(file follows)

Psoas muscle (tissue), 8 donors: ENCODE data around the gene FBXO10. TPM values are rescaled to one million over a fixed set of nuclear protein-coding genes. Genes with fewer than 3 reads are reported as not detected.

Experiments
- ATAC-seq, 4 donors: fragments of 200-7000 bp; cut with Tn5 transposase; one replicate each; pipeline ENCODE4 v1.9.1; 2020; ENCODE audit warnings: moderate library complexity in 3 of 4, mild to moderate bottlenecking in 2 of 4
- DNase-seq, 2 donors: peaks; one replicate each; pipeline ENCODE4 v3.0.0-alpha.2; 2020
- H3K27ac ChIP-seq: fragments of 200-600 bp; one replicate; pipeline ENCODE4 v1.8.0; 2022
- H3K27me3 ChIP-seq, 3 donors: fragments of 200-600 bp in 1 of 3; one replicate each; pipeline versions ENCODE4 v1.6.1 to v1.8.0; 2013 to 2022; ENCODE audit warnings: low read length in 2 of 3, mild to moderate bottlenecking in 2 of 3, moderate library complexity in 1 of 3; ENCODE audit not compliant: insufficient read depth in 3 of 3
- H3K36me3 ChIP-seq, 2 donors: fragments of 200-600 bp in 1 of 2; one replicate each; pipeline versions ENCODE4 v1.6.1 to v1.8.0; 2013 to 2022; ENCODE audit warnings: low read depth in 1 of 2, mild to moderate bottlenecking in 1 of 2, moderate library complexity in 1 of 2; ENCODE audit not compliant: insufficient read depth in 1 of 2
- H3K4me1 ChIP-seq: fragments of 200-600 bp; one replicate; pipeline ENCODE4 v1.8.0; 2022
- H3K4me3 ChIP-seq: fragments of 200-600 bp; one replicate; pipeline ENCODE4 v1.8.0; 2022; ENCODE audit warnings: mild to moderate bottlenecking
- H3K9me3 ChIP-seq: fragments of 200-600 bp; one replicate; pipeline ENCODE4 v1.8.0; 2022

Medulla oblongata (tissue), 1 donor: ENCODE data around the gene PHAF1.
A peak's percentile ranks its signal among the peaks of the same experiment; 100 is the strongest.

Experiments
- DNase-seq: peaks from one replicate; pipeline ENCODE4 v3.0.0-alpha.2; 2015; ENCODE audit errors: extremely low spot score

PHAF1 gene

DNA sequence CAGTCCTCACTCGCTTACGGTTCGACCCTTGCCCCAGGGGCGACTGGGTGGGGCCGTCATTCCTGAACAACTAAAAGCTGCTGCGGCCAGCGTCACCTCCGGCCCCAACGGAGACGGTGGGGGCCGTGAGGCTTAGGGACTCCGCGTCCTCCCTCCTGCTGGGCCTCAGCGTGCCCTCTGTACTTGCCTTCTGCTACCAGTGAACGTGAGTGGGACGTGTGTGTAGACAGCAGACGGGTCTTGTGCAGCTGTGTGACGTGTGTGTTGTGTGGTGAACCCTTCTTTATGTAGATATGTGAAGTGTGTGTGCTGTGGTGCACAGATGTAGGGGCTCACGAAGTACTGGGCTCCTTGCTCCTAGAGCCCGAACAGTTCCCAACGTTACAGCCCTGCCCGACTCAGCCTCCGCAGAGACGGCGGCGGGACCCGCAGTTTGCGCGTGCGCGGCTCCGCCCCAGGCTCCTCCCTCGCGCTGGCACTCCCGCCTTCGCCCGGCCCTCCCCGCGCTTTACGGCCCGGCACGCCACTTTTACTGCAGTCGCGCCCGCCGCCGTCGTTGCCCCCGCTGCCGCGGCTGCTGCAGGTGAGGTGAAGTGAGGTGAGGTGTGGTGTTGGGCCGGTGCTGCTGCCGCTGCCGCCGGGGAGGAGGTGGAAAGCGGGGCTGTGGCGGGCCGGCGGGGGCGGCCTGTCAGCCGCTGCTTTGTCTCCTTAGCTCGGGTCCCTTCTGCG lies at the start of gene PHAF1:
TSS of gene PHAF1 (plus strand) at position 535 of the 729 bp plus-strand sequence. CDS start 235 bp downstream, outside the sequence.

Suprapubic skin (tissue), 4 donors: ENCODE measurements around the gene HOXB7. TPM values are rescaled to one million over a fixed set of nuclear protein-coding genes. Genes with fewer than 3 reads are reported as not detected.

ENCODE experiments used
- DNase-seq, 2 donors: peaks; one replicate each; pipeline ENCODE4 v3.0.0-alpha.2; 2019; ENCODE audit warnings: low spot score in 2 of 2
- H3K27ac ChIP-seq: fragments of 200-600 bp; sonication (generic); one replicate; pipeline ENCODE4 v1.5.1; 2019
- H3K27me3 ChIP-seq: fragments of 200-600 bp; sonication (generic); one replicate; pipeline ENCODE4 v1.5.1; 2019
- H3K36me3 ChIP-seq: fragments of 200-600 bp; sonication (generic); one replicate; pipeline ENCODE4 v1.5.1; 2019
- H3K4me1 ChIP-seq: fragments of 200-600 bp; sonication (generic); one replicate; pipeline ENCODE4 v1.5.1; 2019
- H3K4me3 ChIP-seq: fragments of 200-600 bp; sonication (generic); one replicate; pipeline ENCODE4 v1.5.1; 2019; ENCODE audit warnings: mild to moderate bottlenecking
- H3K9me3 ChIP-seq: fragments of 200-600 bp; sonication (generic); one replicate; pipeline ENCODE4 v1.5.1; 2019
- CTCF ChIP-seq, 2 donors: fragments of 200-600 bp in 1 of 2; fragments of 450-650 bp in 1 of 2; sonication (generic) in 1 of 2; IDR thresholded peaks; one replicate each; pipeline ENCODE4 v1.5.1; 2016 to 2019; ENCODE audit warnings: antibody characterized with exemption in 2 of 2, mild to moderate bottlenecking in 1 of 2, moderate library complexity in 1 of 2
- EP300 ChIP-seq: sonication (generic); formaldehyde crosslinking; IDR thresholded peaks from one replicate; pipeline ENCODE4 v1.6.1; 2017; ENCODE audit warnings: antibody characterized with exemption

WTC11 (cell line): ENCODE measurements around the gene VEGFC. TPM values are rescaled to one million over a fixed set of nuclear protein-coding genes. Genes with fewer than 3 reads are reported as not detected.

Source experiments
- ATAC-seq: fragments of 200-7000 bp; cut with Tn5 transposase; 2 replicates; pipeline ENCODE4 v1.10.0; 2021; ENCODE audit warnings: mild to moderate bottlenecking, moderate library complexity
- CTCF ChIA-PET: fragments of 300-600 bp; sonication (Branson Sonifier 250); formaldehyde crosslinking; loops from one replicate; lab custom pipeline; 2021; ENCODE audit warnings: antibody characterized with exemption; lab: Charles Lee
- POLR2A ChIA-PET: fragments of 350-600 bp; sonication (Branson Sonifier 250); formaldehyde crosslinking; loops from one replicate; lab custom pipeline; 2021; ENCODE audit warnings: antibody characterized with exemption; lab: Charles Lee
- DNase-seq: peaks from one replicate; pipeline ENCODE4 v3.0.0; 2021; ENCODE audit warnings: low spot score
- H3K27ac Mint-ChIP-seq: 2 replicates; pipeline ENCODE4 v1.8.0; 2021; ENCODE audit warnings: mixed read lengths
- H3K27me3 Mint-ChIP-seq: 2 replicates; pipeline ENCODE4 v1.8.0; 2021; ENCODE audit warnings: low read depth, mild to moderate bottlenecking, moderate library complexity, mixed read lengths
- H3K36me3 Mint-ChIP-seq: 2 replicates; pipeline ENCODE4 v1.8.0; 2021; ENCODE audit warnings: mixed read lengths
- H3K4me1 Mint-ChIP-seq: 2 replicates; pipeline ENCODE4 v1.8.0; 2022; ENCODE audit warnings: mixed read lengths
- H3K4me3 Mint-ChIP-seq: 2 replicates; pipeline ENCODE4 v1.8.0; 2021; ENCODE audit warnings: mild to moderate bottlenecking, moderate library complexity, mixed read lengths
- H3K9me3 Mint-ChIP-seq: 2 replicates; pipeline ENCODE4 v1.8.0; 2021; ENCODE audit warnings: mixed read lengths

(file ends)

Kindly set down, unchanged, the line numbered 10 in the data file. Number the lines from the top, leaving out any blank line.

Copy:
- H3K9me3 ChIP-seq: fragments of 200-600 bp; one replicate; pipeline ENCODE4 v1.8.0; 2022